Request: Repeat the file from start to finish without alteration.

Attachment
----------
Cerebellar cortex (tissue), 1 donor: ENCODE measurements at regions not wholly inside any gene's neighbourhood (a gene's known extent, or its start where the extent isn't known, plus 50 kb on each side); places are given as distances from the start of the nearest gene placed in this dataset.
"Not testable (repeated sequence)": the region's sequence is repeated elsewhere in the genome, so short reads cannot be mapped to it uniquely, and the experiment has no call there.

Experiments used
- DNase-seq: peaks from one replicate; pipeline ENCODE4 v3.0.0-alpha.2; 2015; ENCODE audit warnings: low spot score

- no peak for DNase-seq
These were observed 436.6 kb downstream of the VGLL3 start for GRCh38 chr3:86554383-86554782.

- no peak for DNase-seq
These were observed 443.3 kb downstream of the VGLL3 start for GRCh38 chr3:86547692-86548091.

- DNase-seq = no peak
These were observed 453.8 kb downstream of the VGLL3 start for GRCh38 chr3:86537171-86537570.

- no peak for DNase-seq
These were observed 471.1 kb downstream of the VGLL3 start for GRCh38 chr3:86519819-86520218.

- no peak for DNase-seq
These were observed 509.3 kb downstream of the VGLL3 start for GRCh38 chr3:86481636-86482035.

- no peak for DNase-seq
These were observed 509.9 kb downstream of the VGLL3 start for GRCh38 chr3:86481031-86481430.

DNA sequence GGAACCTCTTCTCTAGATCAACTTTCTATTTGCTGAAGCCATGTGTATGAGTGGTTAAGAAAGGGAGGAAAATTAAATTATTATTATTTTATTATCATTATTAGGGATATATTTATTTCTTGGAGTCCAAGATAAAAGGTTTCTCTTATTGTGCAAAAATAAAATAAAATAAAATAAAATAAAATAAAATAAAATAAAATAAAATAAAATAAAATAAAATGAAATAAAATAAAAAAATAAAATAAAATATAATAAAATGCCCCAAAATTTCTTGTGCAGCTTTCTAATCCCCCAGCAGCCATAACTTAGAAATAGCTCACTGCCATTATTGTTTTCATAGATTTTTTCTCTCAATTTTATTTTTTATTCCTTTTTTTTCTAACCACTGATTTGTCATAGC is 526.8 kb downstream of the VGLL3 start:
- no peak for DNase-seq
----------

Cerebellar cortex (tissue), 1 donor: ENCODE measurements at regions not wholly inside any gene's neighbourhood (a gene's known extent, or its start where the extent isn't known, plus 50 kb on each side); places are given as distances from the start of the nearest gene placed in this dataset.
"Not testable (repeated sequence)": the region's sequence is repeated elsewhere in the genome, so short reads cannot be mapped to it uniquely, and the experiment has no call there.

Experiments used
- DNase-seq: peaks from one replicate; pipeline ENCODE4 v3.0.0-alpha.2; 2015; ENCODE audit warnings: low spot score

- no peak for DNase-seq
These were observed 436.6 kb downstream of the VGLL3 start for GRCh38 chr3:86554383-86554782.

- no peak for DNase-seq
These were observed 443.3 kb downstream of the VGLL3 start for GRCh38 chr3:86547692-86548091.

- DNase-seq = no peak
These were observed 453.8 kb downstream of the VGLL3 start for GRCh38 chr3:86537171-86537570.

- no peak for DNase-seq
These were observed 471.1 kb downstream of the VGLL3 start for GRCh38 chr3:86519819-86520218.

- no peak for DNase-seq
These were observed 509.3 kb downstream of the VGLL3 start for GRCh38 chr3:86481636-86482035.

- no peak for DNase-seq
These were observed 509.9 kb downstream of the VGLL3 start for GRCh38 chr3:86481031-86481430.

DNA sequence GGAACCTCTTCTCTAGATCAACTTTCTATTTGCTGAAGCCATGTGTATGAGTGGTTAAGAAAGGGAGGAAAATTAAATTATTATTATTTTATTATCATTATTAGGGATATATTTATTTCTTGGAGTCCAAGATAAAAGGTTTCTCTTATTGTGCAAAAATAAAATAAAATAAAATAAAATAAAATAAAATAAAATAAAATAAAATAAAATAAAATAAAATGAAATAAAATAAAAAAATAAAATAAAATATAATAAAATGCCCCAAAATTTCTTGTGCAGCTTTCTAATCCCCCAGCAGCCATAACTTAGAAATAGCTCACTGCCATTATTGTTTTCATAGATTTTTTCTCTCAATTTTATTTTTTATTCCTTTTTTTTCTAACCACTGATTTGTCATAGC is 526.8 kb downstream of the VGLL3 start:
- no peak for DNase-seq